Michele Le Lay heads the advocacy group the Association to Protect Amherst Island (APAI). Her group sent a letter to Kathleen Wynne last week urging the premier to intervene in the situation, given the spill in Picton Bay.

She believes the province’s waterways were overlooked by the Green Energy Act because very few industrial wind or solar projects have been constructed on islands.

Le Lay says APAI has been asking for the Marine Logistics Plan and emergency response plan for several months.

“Suddenly the Marine Logistics Plan appears on March 27,” said Le Lay. “After the spill in Picton harbour.”

She was dismayed to learn that it is silent on the health and safety of the homes and businesses that line the shore.

“There is no mention of using the waterway between Picton and Amherst Island,” said Le Lay. “There are no safety measures for all the shore wells along the route. There is another water plant in Bath. Those barges go right by it.”

Algonquin Power spokesperson Alison Holditch told The Times that “Windlectric has met its commitment through the REA process to provide a Marine Logistics Plan, to the satisfaction of the MOECC.”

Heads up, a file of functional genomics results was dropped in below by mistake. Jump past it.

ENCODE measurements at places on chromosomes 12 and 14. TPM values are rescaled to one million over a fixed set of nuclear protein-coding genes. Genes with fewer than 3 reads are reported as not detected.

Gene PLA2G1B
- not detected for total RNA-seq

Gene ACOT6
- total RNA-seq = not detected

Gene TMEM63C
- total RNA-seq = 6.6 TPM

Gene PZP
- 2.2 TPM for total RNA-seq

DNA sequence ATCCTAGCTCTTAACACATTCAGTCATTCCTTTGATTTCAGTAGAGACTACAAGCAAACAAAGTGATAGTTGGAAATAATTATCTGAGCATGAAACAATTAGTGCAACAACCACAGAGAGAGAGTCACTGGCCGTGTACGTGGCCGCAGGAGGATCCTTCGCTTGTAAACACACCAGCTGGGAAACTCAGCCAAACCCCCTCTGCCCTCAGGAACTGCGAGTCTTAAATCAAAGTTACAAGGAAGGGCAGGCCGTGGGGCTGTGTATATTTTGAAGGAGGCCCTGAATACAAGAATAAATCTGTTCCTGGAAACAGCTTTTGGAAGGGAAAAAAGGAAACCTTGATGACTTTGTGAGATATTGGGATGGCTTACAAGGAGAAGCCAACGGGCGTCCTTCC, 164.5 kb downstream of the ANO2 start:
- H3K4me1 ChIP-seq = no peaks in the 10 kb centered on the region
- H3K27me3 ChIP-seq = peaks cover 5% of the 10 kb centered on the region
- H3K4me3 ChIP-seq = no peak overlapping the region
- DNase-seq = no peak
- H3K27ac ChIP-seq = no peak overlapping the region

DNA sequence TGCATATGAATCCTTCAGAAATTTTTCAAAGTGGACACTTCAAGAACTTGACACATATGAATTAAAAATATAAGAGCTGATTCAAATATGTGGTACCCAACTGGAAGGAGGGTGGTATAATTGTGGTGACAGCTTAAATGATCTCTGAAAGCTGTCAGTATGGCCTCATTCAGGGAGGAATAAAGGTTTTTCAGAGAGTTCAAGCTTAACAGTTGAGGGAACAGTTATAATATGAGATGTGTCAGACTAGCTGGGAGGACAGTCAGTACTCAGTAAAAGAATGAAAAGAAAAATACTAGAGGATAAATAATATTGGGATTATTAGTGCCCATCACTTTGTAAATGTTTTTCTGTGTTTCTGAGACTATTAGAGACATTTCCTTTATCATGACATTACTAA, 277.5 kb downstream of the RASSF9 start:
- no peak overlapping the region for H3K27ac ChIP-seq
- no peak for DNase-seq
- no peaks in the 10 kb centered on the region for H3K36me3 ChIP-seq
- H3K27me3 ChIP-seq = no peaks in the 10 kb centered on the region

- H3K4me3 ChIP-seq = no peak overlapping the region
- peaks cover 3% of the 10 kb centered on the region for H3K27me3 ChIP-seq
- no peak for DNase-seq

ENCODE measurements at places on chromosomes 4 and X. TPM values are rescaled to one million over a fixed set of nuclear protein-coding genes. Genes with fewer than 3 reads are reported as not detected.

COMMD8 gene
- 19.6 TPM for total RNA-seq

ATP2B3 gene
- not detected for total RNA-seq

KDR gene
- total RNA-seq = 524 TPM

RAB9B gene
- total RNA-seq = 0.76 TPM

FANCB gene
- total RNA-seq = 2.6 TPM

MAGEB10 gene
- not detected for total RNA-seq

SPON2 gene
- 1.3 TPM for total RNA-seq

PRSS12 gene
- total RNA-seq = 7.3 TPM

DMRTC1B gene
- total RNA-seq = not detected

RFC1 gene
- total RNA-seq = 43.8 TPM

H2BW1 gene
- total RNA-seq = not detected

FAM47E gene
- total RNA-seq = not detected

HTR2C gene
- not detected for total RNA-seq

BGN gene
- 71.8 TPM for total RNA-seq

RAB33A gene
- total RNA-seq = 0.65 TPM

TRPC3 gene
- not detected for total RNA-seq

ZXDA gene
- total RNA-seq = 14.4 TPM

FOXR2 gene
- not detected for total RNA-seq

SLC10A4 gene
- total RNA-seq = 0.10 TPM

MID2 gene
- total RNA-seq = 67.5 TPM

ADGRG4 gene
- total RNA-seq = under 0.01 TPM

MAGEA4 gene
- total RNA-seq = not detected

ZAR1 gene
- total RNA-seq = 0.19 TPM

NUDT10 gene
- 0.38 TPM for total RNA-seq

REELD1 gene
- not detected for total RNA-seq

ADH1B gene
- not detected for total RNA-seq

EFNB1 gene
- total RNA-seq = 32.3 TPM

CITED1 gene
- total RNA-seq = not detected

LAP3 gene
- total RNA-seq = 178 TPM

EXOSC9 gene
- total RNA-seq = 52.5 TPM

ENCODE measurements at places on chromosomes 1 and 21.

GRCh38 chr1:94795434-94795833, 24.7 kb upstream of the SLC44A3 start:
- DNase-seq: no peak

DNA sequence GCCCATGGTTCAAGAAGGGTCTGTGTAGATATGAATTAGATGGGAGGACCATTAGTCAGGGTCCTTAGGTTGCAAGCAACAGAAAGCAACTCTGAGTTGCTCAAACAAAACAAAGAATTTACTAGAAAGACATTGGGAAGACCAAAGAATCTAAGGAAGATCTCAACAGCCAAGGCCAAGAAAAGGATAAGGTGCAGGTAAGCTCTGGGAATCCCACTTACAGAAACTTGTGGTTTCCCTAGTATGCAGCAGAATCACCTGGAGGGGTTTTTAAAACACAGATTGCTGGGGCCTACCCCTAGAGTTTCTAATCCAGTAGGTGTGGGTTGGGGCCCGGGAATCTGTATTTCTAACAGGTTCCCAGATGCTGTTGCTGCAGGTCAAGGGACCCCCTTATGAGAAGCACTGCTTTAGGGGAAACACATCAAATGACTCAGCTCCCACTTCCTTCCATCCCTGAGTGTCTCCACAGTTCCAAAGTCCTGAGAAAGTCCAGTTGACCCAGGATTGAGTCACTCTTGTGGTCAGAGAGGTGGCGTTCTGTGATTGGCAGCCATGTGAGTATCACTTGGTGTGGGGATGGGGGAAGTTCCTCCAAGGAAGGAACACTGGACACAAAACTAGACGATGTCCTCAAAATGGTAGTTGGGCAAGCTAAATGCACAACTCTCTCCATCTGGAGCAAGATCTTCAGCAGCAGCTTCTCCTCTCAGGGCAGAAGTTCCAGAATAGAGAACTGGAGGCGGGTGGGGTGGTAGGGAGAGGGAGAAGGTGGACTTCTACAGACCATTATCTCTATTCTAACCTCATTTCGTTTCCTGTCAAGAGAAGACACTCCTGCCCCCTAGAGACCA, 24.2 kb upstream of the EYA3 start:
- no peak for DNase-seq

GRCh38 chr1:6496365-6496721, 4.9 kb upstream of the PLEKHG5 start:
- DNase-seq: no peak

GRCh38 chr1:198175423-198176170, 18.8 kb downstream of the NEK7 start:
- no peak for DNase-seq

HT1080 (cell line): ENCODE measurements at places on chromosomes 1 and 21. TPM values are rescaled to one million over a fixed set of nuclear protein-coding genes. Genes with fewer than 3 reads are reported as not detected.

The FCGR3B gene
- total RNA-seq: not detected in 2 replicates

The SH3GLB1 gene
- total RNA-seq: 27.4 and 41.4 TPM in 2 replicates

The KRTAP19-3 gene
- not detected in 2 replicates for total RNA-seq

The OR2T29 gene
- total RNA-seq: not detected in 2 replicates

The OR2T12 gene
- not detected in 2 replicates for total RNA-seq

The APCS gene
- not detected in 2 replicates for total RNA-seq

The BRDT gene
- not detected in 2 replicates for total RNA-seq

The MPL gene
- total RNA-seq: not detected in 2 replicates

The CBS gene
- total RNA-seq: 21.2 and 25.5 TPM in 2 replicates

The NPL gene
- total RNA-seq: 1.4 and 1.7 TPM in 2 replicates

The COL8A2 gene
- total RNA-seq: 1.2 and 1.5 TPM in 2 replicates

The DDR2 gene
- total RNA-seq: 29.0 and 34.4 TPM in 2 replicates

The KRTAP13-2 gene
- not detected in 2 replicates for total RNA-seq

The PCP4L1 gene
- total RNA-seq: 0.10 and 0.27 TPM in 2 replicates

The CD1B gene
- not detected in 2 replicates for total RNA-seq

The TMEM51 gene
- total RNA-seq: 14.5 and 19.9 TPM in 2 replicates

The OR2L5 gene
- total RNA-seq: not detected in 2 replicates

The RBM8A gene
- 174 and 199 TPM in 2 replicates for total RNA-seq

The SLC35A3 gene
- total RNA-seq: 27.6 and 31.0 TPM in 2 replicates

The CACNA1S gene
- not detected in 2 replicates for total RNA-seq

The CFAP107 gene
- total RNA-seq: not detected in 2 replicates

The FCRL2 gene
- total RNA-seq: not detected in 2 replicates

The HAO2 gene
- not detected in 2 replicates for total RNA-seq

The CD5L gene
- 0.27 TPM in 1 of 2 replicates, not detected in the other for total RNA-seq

Holditch echoed the MOECC statement that the marine logistics plan governs marine activities within the project area only.

“Windlectric requires all of its contractors and their subcontractors to abide by applicable law and regulations, whether inside or outside of the project’s boundary,” said Holditch.

The County’s Works official worries, too, about the use of County roads by the developer without any agreement in place. Loyalist Township has such a agreement with the developer detailing which roads it will use and what will happen if something goes wrong. Windelectric is currently hammering out a similar agreement with the county of Lennox and Addington.

Yet it has no such arrangement governing the use of Prince Edward County roads, even as aggegate is being transported through the municipality and onto barges at Picton Terminal.

“It has been a concern all along,” said McAuley. “I don’t think we anticipated they would be coming in here. Had we known we would have taken a more active role in the Algonquin Power renewable energy approval.”

MOECC’s Gary Wheeler say the Road Use Agreement with Algonquin / Windlectric applies only to roads and travel on Amherst Island.

This is perhaps strictly factual, but Le Lay says the developer was required to get approvals for use of roads in Loyalist Township and are negotiating terms with Lennox and Addington currently.